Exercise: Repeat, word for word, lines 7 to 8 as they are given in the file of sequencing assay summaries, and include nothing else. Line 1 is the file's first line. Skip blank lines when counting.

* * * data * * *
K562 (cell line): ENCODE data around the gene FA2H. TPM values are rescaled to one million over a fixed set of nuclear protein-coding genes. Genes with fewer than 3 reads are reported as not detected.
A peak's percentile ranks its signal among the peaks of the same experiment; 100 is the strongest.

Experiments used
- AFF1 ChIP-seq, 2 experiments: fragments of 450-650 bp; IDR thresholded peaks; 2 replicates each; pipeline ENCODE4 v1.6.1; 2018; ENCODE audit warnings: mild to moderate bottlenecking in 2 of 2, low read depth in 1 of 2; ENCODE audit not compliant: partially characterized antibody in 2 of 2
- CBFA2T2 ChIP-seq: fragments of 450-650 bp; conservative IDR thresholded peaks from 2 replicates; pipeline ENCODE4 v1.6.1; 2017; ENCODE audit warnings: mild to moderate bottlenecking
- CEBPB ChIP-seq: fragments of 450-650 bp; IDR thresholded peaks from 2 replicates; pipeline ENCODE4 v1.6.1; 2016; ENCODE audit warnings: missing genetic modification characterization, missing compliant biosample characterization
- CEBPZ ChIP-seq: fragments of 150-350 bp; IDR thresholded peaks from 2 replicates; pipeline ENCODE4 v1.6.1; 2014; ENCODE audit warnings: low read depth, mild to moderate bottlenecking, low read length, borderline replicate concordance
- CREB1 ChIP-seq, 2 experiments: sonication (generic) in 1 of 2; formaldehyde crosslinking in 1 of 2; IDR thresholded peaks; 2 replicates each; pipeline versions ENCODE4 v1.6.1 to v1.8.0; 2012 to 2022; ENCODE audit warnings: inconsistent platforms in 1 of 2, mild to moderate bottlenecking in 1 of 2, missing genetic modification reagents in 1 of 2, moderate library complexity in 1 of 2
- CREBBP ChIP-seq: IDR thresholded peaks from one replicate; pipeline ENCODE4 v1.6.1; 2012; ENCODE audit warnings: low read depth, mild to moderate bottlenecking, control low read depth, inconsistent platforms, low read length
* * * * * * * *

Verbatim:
- CEBPZ ChIP-seq: fragments of 150-350 bp; IDR thresholded peaks from 2 replicates; pipeline ENCODE4 v1.6.1; 2014; ENCODE audit warnings: low read depth, mild to moderate bottlenecking, low read length, borderline replicate concordance
- CREB1 ChIP-seq, 2 experiments: sonication (generic) in 1 of 2; formaldehyde crosslinking in 1 of 2; IDR thresholded peaks; 2 replicates each; pipeline versions ENCODE4 v1.6.1 to v1.8.0; 2012 to 2022; ENCODE audit warnings: inconsistent platforms in 1 of 2, mild to moderate bottlenecking in 1 of 2, missing genetic modification reagents in 1 of 2, moderate library complexity in 1 of 2